Colin Powell is accused of endorsing President Obama only because both men are African-American.

The racial controversy erupted when former New Hampshire Gov. John Sununu, a co-chairman of Romney’s campaign, downplayed Powell’s recent endorsement of Obama by suggesting that race was a factor.
“Frankly, when you take a look at Colin Powell, you have to wonder if that’s an endorsement based on issues, or whether he’s got a slightly different reason for preferring President Obama,” Sununu said on CNN.
When asked what he meant, Sununu added, “Well, I think when you have somebody of your own race that you’re proud of being President of the United States, I applaud Colin for standing with him.”


Former Gov. John Sununu's comments underscored the role that race could play in the campaign’s final days. Obama has experienced a sharp erosion of support among whites, creating a highly polarized electorate as America prepares to vote.

Questioned about the comment, Obama told a Philadelphia radio station Friday that not many people in America “would question Gen. Powell’s . . . willingness to tell it straight.”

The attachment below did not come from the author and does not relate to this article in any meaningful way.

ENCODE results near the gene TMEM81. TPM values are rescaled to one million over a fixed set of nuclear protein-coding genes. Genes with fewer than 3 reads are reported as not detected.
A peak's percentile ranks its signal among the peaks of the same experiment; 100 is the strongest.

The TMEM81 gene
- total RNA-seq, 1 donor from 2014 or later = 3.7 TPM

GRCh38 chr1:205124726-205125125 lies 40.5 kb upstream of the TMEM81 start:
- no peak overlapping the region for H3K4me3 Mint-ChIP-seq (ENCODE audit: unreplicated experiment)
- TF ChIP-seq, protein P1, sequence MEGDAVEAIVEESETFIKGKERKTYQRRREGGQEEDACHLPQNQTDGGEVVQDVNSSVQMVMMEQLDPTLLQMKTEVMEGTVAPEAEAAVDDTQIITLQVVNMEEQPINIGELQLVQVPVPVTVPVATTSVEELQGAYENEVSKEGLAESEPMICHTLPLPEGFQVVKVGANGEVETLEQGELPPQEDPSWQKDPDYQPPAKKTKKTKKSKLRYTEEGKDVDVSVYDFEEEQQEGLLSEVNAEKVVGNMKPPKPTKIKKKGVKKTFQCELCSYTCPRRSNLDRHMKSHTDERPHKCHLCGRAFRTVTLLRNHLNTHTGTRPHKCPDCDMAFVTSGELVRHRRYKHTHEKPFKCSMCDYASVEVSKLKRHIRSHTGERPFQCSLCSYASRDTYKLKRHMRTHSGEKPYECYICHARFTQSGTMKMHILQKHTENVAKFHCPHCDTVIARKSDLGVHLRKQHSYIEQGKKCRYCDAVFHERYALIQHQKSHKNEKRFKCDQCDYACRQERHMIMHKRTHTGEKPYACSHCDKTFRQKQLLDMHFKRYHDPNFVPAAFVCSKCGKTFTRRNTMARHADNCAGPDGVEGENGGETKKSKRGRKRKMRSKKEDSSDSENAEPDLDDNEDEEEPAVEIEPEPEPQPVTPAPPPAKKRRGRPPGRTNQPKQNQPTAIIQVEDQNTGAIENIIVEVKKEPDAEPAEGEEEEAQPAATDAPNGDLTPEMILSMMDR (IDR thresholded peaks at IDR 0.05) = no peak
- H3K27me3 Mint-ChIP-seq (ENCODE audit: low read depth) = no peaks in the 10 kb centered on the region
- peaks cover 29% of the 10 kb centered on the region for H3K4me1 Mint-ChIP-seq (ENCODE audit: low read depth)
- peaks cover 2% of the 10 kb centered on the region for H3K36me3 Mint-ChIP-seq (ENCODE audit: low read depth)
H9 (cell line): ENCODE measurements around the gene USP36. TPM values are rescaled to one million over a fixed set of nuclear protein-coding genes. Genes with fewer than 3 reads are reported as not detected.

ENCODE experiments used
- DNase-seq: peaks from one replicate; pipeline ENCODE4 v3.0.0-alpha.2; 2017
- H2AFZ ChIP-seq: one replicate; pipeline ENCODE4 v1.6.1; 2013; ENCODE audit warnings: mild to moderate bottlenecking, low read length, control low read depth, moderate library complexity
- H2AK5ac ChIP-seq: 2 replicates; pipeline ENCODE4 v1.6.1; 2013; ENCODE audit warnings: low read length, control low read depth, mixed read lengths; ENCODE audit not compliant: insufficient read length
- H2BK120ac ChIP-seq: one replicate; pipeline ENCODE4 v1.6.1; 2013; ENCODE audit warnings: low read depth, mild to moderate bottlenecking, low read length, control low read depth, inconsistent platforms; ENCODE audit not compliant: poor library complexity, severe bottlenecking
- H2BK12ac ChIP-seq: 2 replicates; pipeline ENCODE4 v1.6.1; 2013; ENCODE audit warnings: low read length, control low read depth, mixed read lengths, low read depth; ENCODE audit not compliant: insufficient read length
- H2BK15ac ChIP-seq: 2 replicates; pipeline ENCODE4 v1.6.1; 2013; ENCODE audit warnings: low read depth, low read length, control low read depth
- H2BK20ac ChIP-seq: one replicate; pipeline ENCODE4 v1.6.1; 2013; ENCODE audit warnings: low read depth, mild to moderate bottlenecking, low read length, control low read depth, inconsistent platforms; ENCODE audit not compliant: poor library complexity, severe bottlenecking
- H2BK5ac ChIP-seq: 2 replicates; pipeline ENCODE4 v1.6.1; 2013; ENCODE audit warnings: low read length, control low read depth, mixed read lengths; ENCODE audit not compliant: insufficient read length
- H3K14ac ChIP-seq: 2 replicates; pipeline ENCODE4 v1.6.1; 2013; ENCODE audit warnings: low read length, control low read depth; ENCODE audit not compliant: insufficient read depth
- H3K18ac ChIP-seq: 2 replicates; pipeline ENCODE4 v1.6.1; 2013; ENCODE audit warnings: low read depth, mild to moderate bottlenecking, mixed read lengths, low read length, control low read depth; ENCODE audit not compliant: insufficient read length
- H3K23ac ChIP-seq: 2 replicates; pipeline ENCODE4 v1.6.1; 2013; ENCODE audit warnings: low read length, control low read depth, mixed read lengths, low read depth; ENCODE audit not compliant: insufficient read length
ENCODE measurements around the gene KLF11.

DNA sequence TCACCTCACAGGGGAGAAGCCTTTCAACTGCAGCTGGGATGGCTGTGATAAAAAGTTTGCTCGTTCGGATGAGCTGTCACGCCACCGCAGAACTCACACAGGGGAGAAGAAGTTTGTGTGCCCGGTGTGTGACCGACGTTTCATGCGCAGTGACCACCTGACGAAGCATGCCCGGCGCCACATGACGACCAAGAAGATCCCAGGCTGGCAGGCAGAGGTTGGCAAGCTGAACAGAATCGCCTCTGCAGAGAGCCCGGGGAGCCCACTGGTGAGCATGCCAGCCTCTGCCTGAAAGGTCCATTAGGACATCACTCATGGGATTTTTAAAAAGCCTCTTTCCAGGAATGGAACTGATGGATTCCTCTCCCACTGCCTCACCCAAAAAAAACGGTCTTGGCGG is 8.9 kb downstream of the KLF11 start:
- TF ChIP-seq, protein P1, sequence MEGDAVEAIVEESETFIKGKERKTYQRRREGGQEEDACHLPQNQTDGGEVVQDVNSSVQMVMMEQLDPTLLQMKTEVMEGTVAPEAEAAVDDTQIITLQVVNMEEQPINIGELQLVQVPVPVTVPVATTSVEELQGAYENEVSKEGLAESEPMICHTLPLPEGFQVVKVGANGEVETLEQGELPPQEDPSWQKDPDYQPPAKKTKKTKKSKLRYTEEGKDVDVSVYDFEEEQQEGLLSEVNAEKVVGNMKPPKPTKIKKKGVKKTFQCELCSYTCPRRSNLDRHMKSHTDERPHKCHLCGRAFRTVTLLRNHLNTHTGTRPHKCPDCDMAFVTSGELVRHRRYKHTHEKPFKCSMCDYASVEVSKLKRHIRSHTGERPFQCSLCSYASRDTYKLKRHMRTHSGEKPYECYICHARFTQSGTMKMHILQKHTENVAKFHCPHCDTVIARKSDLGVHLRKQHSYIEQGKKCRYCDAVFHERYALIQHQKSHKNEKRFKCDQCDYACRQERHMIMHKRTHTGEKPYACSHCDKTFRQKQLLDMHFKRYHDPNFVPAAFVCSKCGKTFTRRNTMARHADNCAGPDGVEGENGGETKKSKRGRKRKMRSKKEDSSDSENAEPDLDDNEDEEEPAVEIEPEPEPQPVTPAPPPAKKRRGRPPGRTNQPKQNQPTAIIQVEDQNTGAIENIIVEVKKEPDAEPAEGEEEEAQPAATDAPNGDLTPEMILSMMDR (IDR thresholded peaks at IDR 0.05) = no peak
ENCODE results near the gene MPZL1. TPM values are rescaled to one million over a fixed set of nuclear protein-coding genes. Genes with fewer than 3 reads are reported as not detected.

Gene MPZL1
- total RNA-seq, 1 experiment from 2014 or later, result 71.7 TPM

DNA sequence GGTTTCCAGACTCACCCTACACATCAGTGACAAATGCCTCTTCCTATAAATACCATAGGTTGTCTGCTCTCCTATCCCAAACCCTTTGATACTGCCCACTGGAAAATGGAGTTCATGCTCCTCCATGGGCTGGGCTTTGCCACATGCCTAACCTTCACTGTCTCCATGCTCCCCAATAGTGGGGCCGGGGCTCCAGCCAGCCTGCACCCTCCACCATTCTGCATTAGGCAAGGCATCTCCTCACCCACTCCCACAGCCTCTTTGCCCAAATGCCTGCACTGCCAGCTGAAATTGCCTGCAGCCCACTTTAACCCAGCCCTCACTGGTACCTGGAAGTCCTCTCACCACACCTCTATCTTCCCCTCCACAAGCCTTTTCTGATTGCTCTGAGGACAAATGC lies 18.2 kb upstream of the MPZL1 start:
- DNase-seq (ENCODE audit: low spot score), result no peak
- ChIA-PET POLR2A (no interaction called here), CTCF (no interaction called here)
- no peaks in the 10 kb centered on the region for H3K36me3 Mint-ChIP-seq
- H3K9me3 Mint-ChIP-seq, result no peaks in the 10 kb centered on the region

“So any suggestion that General Powell would make such a profound statement in such an important election based on anything but what he thought was what’s going to be best for America doesn’t make much sense,” Obama said.
Sununu backtracked, saying he has no doubt the endorsement by Powell — chairman of the Joint Chiefs of Staff under former President George W. Bush — “was based on anything but his support of the President’s policies.”

Randy Holmes/ABC

Michelle Obama delivers wakeup call to Jimmy Kimmel for late-night skit.

Sununu’s remark underscored the role that race could play in the campaign’s final days. Obama has experienced a sharp erosion of support among whites, creating a highly polarized electorate as America prepares to vote.